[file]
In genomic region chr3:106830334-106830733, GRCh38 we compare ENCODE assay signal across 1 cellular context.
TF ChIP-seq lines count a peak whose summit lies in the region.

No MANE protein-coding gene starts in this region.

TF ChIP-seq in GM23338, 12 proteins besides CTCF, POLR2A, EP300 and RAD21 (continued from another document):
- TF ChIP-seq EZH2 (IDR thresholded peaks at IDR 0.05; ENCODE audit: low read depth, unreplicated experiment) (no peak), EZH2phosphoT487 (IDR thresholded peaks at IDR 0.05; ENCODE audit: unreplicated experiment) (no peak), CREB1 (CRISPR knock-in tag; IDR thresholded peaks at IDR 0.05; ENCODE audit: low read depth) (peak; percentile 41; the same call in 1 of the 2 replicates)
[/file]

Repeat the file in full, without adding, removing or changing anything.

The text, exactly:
In genomic region chr3:106830334-106830733, GRCh38 we compare ENCODE assay signal across 1 cellular context.
TF ChIP-seq lines count a peak whose summit lies in the region.

No MANE protein-coding gene starts in this region.

TF ChIP-seq in GM23338, 12 proteins besides CTCF, POLR2A, EP300 and RAD21 (continued from another document):
- TF ChIP-seq EZH2 (IDR thresholded peaks at IDR 0.05; ENCODE audit: low read depth, unreplicated experiment) (no peak), EZH2phosphoT487 (IDR thresholded peaks at IDR 0.05; ENCODE audit: unreplicated experiment) (no peak), CREB1 (CRISPR knock-in tag; IDR thresholded peaks at IDR 0.05; ENCODE audit: low read depth) (peak; percentile 41; the same call in 1 of the 2 replicates)